No Fun Dunne vs. Chris Brookes
Nope – it’s Dunne vs. Brookes… so why the Rampage clip?
Dunne teases a megaphone shot at the bell, but instead he uses it to express himself giving and receiving submission attempts. It’s a nice wrinkle to the act, making the character a little more comedic as his woe from a wet willie was made loud and clear to us all. Eventually referee Steve Lynskey removes the megaphone, then counts a near-fall as Brookes got a near-fall from a roll-up… and my word, that turnbuckle pad hasn’t been fixed from the Cruz match. Not to worry, Brookes takes the match outside as he stomps on Dunne’s head in the apron, before falling for the false alarm enziguiri as Dunne almost took the win.
Dunne whips Brookes into the corner so hard the megaphone spills to the floor, but Brookes is right back with a dropkick before he was sent onto the apron… where he returns with a slingshot cutter for a near-fall. From there, Brookes nicks a couple of near-falls before booting away another false alarm, as a swinging neckbreaker off the top rope kept those two-counts coming.
Out of nowhere, Dunne tries a springboard lungblower, but Brookes superkicked it away as the pair continued to go back-and-forth, ending with a brainbuster from Brookes for another delayed cover. He goes for the rope-hung neckbreaker again, but Dunne blocks it and hits a spear to turn the tide, before that springboard lungblower was blocked… only for Dunne to reverse the pinning attempt and take home the win. Decent match, dead crowd. This deserves so much better in terms of reaction, but it is what it is. **¾
Stevie Aaron’s back with a contract signing – as Rampage puts pen to paper for his title shot. I don’t recall this being a thing for Magnificent Seven winners… so I’m instantly calling shenanigans, especially as that Magnificent Seven briefcase is on a table. There’s a hideous pun from Aaron that’s rightfully ignored by the crowd, before they went to sign the contract… except it’s not in the briefcase.
El Ligero’s music hits, and he comes out, having hidden the contract in his trunks. Since he can’t talk, this turns into a fight for the contract, with Ligero trying – and failing – to attack Rampage with a chair and all manner of plunder. After spitting water on Rampage and superkicking the ring crew, Ligero gets another chair… but this entire segment is barely drawing a reaction. At least until Rampage tried to press slam Ligero into the crowd, before he Beel’s the masked man into a conveniently placed trio of guys in Defiant merch behind the railings.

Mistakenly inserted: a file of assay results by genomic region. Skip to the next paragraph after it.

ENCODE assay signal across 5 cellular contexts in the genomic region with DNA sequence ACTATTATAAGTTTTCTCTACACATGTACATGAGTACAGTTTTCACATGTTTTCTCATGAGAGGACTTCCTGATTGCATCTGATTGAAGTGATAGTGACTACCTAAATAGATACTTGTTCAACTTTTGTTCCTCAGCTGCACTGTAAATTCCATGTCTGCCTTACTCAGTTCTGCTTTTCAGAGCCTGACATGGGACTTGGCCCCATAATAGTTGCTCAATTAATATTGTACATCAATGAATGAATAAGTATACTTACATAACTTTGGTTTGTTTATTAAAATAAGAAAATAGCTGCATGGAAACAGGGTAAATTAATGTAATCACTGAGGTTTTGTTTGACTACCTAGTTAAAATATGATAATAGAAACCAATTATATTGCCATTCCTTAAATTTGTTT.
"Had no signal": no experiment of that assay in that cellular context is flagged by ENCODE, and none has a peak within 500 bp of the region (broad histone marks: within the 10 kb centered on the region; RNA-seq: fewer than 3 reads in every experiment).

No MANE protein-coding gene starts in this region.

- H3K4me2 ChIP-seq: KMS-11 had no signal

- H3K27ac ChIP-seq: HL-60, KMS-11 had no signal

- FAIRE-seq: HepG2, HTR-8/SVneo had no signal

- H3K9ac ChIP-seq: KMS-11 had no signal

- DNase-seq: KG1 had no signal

Finally they make it to the ring, so I guess this is a match?
Rampage vs. El Ligero
Rampage spots the table immediately, but Steve Lynskey threatens to DQ Rampage if he used the table.
Rampage tosses the table outside immediately, then proceeded to wipe out Ligero with a slam out of his leapfrog attempt at the crowd finally made noise. A back body drop takes Ligero out of the corner, but Ligero spits at Rampage, prompting another angry outburst from Rampage… For some reason Ligero kicks the referee low, before taking Rampage outside for a ‘rana into the guard rails. Plunder comes into force as Ligero uses a chair, taking the fight into the crowd, by way of a jump off the stage with another ‘rana. Now Ligero’s calling for a second referee as he tried to get the win with a count-out… of course, Rampage beats the count, so Ligero punches out the ref.
Rampage fires back with a spinebuster, but of course there’s no ref, so he just goes back after Ligero with a backbreaker. That turnbuckle is still wonky from two matches ago, for those keeping score. Ligero tries to counter out of a pieldriver and hit a low blow, but that’s’ blocked… so he goes for the briefcase and clocks Rampage with it, before hitting a Mexican Wave splash.
After grabbing a referee, Ligero gets a near-fall, before bulling the referee… Lynskey shoves back, as Ligero falls into a piledriver for a near-fall, as Rampage pulls him up at two. A second piledriver does the trick, as Rampage walks away with the win. This was perhaps a little on the overbooked side, but I got the sense that the crowd were more disappointed that they didn’t see a table spot more than anything else. **¾
Post-match, Rampage gets the contract that had been retrieved from Ligero, and signed it on his chest for good measure.
They run through the card for No Regrets on April 28: